Life Unplugged

unplugged

When I was travelling home from the amazing WDS conference, I found myself aboard an urban light rail transit vehicle headed for the airport. I settled into my seat and reflexively stretched my hand toward my purse to grab my iPhone. Something made me pause long enough to make a different choice. I thought that it was the perfect experiment to see how it would be to commute for 50 minutes ‘unplugged’.

Here’s what I discovered:

The first thing I noticed when I glanced around at my fellow travellers was that I was the ONLY person not consulting a piece of technology. Curious. It would seem that we have become so incredibly attached to our iPhones & iPads and androids & tablets that they have come to serve as both security blanket and shield.

If we are feeling at all alone, holding said piece of technology is confirmation that we are connected to others ~ that we matter. We need not interact with those nearby, we’ve got far more important connections in the virtual world. People check for texts, emails, fresh tweets or Facebook status updates. We may wear a bemused smile as we bask in the security of insider knowledge upon reading the info. Safe in the belief that we are connected to so many others, we need not engage with those in our physical space.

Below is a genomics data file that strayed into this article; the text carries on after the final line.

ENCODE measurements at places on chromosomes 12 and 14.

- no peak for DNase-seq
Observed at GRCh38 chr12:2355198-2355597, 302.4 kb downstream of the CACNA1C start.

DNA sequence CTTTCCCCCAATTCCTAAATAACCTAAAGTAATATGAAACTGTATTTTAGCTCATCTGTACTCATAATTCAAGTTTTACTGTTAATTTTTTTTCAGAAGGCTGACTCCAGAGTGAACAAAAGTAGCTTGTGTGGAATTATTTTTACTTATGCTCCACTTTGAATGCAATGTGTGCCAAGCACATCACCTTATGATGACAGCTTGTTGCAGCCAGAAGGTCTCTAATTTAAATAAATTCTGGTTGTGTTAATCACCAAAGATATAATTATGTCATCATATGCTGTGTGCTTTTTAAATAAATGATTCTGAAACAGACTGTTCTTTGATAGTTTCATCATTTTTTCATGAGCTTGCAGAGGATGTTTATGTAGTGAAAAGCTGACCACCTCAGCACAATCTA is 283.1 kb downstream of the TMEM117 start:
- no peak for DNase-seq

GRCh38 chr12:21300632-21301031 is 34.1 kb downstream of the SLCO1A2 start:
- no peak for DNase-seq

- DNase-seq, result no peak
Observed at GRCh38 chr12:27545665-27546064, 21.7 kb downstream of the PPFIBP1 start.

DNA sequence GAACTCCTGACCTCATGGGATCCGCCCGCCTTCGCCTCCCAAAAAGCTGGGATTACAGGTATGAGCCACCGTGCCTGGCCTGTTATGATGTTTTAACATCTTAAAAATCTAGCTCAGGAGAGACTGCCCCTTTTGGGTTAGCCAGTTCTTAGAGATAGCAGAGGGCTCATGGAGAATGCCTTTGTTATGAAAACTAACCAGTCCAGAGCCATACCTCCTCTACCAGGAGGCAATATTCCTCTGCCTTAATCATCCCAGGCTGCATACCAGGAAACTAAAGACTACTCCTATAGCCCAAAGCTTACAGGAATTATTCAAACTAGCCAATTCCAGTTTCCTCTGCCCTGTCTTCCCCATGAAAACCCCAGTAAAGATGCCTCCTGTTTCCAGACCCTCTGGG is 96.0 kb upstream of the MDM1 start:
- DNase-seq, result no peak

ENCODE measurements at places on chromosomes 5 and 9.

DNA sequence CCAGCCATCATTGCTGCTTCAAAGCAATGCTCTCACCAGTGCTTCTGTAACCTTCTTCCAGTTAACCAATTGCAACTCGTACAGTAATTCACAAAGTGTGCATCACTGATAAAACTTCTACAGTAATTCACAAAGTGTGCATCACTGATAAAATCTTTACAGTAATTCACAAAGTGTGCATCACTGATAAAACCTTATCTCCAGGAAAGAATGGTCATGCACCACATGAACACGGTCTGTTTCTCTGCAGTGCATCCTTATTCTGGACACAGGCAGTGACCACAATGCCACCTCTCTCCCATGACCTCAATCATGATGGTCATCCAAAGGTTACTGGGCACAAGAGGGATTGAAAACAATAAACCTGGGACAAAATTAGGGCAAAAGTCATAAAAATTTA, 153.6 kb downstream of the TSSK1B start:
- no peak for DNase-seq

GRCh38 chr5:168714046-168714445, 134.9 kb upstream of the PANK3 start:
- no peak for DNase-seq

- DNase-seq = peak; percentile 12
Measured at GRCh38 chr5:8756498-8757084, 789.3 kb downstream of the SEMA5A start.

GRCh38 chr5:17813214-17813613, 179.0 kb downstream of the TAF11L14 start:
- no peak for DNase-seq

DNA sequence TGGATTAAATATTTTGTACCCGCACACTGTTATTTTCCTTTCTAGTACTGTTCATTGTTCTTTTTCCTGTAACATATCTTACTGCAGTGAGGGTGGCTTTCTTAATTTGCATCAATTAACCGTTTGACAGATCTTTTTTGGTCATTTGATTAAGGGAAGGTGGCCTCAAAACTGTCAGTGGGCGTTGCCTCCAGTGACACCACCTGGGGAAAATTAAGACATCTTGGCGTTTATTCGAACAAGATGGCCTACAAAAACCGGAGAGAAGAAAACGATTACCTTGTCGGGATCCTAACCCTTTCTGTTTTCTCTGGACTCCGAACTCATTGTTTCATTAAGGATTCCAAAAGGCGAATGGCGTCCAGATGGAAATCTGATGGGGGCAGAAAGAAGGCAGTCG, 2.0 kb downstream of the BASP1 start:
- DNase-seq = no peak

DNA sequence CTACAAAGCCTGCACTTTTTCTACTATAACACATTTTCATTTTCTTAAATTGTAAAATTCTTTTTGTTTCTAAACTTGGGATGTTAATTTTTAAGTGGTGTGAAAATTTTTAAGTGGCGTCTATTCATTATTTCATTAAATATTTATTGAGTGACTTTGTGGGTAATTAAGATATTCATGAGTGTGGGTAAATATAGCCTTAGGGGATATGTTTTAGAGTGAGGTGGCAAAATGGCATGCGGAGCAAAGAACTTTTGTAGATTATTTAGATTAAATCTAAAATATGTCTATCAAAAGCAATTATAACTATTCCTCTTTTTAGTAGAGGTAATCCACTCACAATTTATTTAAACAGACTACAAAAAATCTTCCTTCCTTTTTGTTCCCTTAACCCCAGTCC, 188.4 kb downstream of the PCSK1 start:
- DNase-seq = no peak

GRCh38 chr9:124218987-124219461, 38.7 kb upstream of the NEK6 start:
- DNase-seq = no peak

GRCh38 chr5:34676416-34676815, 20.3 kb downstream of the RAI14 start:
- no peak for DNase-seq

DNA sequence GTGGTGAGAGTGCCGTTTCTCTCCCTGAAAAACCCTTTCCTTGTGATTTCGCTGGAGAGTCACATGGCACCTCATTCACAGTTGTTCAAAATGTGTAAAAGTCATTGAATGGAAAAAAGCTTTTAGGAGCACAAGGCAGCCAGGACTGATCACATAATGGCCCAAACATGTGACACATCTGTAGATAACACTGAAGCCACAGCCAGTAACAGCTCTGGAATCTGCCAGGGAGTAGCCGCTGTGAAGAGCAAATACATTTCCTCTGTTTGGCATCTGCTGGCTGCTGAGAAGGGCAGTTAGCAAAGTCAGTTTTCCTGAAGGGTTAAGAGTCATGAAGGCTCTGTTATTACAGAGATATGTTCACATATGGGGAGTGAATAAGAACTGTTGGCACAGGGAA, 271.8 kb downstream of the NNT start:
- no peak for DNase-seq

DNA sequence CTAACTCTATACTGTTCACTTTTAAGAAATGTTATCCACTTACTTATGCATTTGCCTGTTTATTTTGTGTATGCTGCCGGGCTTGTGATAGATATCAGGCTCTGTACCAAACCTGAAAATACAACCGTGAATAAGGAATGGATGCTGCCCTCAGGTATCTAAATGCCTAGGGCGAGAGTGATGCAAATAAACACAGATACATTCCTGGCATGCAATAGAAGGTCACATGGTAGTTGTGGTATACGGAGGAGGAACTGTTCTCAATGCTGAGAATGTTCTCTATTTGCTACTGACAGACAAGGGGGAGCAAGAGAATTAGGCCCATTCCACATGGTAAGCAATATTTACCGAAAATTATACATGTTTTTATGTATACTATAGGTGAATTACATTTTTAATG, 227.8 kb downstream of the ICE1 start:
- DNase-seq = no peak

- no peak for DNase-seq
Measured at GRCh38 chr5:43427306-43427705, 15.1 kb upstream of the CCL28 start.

This technique serves as a shield as well. Holding your piece of technology lets the world know that you’ve got better things to do. The sight of ear bud wires hanging on either side of one’s head is an unspoken message of “don’t speak to me”. If you want to avoid real, human interactions this nifty trick will serve you well.

As for me, well I found myself in a conversation with a rough looking man who boarded the train with nothing in his hands. Let’s say that he looked well worn. And, had I been holding my iPhone in my hand, I might have glanced up briefly and then quickly put my head down to address the important content on the screen. Instead, I smiled warmly at him and he felt comfortable enough to launch into a conversation about his experiences in the war many, many years ago. Were his stories true? I cannot say for certain. What I do know is that it was my pleasure to bear witness to those stories. And, if for a while he felt heard, then it was my privilege to share time with him.

How about you? Are you willing to try a bit of time unplugged? Next time you find yourself with a spare moment while out in the public eye, try leaving your tech gadget alone. There is much to see and learn in an acoustic world!

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This post was written by megan